Tuesday, October 27

I Think I've Found My Workflow

Okay, after months of studying and demoing my options, I think I have finally found the best workflow for my post production on my photographs. This is a flow that works well for me, although I can't speak for others. Many swear by Aperture and Adobe Lightroom for post production, and I did find them to be very neat tools to work with.

I demoed both and found that I leaned more towards Aperture, if I had to choose between the two. There was something about Lightroom that just felt a little "off" to me. Not quite sure what it was, but I was just not comfortable with it. I'm sure with time and familiarity it would have become a better fit.


In the course of demoing the two "big players" in the post production realm, I also discovered Adobe Bridge and Adobe Camera Raw, both components of Adobe Photoshop, which I just happen to already own. I didn't realize that Camera Raw gave you so much control over editing your raw photos, until I started playing with it. I was able to do all of the things I could do in Aperture, and then some, with the addition of some presets that make my workflow even quicker within ACR. Sure, Aperture has the "lift and stamp" tool, but my predefined presents make processing the raw photos in ACR a breeze, and actually faster for me than the "lift and stamp" does.

Also, I still like using iPhoto to catalog my best shots and upload them to my website, Flickr and Facebook. I know you "photo pros" are probably cringing at that statement, but I still find that iPhoto has it's uses. But, the main advantage in going with a Bridge, Camera Raw and iPhoto workflow is the fact that I already own all of them. No extra money out of my pocket! I like that reason the most. I just wish I had discovered ACR and Bridge sooner.

So for now, I will share my workflow with you. Take it for what it's worth. I know others will say it's so much easier to keep in all in one program, but I kind of like the setup I have come to use.
  1. Take my photos in RAW on my camera.
  2. Upload the contents of the memory card to a folder on my external hard drive (I have been doing this all along no matter what program I was cataloging in).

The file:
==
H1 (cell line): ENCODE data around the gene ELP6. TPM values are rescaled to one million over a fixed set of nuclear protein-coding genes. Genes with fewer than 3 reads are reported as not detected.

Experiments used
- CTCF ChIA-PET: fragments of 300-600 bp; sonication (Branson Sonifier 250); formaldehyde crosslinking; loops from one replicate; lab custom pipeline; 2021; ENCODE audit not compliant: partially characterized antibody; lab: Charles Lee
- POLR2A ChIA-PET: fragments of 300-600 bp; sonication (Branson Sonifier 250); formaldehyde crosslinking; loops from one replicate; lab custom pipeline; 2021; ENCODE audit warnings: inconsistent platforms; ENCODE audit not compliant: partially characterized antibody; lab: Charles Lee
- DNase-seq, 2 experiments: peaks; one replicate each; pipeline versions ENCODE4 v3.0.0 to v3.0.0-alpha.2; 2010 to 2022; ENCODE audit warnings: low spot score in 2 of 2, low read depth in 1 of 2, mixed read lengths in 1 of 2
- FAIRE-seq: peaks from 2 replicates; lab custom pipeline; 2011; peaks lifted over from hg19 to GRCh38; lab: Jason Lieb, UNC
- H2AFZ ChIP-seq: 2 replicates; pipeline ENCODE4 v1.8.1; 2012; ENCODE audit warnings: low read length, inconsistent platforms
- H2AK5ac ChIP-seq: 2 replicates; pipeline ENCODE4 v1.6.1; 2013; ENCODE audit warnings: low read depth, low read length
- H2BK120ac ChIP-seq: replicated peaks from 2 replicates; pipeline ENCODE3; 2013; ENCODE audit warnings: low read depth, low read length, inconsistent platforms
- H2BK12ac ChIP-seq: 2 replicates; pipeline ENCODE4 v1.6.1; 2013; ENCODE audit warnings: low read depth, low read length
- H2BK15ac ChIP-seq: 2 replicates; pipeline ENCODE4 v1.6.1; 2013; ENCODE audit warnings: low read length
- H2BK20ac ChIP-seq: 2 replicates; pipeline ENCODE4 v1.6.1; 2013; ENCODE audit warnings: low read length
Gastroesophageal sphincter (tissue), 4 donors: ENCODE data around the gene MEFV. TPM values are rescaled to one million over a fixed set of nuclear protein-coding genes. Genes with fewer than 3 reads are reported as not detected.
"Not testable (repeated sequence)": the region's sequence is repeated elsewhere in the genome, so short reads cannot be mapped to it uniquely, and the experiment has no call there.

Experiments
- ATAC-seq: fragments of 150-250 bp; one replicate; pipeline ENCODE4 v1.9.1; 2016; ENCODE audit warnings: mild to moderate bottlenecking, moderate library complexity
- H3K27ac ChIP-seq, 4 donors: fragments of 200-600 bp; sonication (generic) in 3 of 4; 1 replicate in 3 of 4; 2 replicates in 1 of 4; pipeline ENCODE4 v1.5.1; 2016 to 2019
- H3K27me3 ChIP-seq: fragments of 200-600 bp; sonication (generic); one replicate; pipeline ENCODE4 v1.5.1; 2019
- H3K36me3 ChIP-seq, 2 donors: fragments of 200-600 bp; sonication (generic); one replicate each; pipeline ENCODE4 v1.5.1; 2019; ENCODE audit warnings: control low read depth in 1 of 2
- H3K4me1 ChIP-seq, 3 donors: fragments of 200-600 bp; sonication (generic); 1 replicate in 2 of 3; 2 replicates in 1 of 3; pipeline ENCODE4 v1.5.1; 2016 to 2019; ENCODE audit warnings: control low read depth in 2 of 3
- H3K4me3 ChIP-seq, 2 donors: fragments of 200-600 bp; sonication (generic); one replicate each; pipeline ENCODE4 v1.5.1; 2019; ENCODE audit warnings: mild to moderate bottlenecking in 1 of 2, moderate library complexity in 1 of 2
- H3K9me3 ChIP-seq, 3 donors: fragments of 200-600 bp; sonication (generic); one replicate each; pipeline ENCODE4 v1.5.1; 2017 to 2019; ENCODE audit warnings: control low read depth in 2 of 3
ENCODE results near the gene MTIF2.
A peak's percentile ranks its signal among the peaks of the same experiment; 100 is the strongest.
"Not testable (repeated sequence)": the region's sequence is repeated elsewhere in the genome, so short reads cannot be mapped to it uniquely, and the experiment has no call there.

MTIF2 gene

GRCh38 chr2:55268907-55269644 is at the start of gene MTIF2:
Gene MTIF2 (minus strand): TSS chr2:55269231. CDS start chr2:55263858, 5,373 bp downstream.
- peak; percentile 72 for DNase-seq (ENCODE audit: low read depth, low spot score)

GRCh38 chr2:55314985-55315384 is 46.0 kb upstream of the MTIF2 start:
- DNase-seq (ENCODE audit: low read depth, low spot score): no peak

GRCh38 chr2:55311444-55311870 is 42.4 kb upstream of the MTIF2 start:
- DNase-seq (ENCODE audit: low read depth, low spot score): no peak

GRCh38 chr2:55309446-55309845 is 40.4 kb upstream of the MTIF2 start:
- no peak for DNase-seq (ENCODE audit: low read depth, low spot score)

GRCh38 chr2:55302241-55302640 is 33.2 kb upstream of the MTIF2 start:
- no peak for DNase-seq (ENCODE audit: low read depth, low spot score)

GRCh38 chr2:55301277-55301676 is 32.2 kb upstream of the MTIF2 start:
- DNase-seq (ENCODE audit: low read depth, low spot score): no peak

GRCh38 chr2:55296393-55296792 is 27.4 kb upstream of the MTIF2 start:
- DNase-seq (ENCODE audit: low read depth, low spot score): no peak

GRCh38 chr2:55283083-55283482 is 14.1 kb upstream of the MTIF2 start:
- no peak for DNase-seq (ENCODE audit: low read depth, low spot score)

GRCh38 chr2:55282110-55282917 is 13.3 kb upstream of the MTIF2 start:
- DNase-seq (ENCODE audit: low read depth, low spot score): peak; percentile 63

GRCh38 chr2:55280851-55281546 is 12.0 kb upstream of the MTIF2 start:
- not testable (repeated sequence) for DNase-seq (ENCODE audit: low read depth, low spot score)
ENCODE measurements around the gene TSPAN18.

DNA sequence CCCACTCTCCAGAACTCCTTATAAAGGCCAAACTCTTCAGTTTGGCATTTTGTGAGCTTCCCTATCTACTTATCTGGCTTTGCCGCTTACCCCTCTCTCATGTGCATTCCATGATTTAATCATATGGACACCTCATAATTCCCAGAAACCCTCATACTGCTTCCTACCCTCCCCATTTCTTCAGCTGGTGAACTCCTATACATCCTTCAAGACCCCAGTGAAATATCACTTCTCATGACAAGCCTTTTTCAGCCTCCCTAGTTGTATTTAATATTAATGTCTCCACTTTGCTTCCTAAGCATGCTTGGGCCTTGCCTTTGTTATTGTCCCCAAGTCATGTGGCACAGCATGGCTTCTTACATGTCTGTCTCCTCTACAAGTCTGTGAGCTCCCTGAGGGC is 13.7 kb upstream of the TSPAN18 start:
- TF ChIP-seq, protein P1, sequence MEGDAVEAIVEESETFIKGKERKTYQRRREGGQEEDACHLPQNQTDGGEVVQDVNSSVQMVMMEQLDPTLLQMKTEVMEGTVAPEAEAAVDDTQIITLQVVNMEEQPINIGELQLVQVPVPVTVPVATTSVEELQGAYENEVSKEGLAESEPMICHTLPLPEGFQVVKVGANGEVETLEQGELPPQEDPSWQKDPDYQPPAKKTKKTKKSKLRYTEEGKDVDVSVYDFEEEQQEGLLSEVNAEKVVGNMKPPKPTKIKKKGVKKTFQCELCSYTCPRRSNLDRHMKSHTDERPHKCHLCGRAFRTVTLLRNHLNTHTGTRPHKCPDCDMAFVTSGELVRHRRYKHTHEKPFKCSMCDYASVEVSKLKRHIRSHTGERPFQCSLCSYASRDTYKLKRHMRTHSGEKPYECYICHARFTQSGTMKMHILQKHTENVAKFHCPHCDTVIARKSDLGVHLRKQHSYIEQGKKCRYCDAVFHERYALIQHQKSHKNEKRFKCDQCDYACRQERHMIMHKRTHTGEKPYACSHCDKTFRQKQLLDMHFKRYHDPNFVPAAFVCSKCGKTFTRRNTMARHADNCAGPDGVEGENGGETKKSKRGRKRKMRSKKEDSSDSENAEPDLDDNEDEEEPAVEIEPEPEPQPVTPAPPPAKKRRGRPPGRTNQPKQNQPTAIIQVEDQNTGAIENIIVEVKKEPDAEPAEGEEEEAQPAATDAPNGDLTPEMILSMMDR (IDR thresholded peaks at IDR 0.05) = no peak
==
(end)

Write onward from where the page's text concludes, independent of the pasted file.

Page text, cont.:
3. Open that folder in Bridge and make my initial picks for editing, ignoring the shots that I just won't use. At the same time I also apply my keywords and change the file names with a batch process, if need be.
  4. Tweak my picks in ACR to my liking, using presets as much as possible to speed it along.
  5. Export the final tweaked RAW files from ACR in one batch, as JPGS, to the same folder.
  6. Drop and drag the JPGS into iPhoto for uploading and sharing. The keywords follow along into iPhoto just nicely this way.
All in all, the process moves very quickly when I work this way, which is great for the amount of photos I shoot. Bridge actually moves at a much speedier pace than the other two major programs do on my machine, which is a bonus, since I tend to take a LOT of photos during any given shoot.

I feel like I gave the other two programs a pretty good chance, demoing Aperture for a month, then Lightroom for a month, but after using the above work flow for just two weeks, I have decided I will hold on to my $200 plus and continue to work this way for now. From what I could tell, this process goes about as fast as it did for me in Aperture, and definitely faster than it did in Lightroom, which I just never seemed to get the hang of at all.

So, if you are someone looking to move to one of the two big guys, and you own Photoshop already and haven't worked with Bridge and ACR to process RAW photos, give it a try before making the leap. You might just like it!

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About Me

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I am a portrait and fine art photographer, servicing the Central Florida area. I have had a love of photography for as long as I can remember. Having spent 15+ years of my adult life as a graphic designer, I knew I had a creative mind and a visual eye for things. While design was my forte, I always carried a camera everywhere, and somehow was the "designated photographer" at just about every event I attended. But, it wasn't until I picked up my first "real camera," a Nikon DSLR, in 2008, that I really knew photography was what I was meant to do with my life! I photographed everything in sight, after getting that camera. But, I knew early on that I was meant to photograph people. I just genuinely love faces! All faces. I could look at faces all day long. Faces are just beautiful to me. Doesn't matter the age, the color, the shape or the size. I find nothing more fascinating then faces.
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